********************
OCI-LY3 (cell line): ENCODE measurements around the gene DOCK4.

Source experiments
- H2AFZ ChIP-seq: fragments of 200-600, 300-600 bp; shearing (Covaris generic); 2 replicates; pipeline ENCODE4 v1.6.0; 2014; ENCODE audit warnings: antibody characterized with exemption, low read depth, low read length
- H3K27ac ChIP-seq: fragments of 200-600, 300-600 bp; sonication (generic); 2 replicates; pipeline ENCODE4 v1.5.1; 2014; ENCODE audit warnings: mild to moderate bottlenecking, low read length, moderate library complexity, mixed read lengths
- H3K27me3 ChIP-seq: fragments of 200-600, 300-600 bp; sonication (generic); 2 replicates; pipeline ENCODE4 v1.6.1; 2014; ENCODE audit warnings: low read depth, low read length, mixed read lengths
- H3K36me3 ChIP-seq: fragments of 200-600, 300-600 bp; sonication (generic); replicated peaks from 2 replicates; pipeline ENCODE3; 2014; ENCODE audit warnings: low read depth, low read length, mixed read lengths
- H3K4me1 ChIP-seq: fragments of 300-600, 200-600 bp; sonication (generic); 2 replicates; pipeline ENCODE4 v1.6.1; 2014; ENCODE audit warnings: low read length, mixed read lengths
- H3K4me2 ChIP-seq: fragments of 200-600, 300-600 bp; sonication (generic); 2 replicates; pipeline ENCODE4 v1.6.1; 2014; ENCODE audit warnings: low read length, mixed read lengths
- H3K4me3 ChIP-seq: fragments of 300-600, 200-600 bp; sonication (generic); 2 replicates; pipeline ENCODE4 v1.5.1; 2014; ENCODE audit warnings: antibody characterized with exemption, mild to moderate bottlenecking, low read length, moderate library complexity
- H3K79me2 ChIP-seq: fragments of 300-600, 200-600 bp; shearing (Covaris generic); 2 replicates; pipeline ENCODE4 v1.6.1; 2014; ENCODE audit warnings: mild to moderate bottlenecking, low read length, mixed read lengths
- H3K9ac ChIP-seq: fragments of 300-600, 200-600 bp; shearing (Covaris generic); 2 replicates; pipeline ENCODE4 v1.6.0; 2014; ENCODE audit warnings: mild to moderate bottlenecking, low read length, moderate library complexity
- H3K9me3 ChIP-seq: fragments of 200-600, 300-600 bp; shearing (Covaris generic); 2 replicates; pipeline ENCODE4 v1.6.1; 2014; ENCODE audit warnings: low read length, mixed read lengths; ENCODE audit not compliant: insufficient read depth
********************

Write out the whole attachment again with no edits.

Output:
OCI-LY3 (cell line): ENCODE measurements around the gene DOCK4.

Source experiments
- H2AFZ ChIP-seq: fragments of 200-600, 300-600 bp; shearing (Covaris generic); 2 replicates; pipeline ENCODE4 v1.6.0; 2014; ENCODE audit warnings: antibody characterized with exemption, low read depth, low read length
- H3K27ac ChIP-seq: fragments of 200-600, 300-600 bp; sonication (generic); 2 replicates; pipeline ENCODE4 v1.5.1; 2014; ENCODE audit warnings: mild to moderate bottlenecking, low read length, moderate library complexity, mixed read lengths
- H3K27me3 ChIP-seq: fragments of 200-600, 300-600 bp; sonication (generic); 2 replicates; pipeline ENCODE4 v1.6.1; 2014; ENCODE audit warnings: low read depth, low read length, mixed read lengths
- H3K36me3 ChIP-seq: fragments of 200-600, 300-600 bp; sonication (generic); replicated peaks from 2 replicates; pipeline ENCODE3; 2014; ENCODE audit warnings: low read depth, low read length, mixed read lengths
- H3K4me1 ChIP-seq: fragments of 300-600, 200-600 bp; sonication (generic); 2 replicates; pipeline ENCODE4 v1.6.1; 2014; ENCODE audit warnings: low read length, mixed read lengths
- H3K4me2 ChIP-seq: fragments of 200-600, 300-600 bp; sonication (generic); 2 replicates; pipeline ENCODE4 v1.6.1; 2014; ENCODE audit warnings: low read length, mixed read lengths
- H3K4me3 ChIP-seq: fragments of 300-600, 200-600 bp; sonication (generic); 2 replicates; pipeline ENCODE4 v1.5.1; 2014; ENCODE audit warnings: antibody characterized with exemption, mild to moderate bottlenecking, low read length, moderate library complexity
- H3K79me2 ChIP-seq: fragments of 300-600, 200-600 bp; shearing (Covaris generic); 2 replicates; pipeline ENCODE4 v1.6.1; 2014; ENCODE audit warnings: mild to moderate bottlenecking, low read length, mixed read lengths
- H3K9ac ChIP-seq: fragments of 300-600, 200-600 bp; shearing (Covaris generic); 2 replicates; pipeline ENCODE4 v1.6.0; 2014; ENCODE audit warnings: mild to moderate bottlenecking, low read length, moderate library complexity
- H3K9me3 ChIP-seq: fragments of 200-600, 300-600 bp; shearing (Covaris generic); 2 replicates; pipeline ENCODE4 v1.6.1; 2014; ENCODE audit warnings: low read length, mixed read lengths; ENCODE audit not compliant: insufficient read depth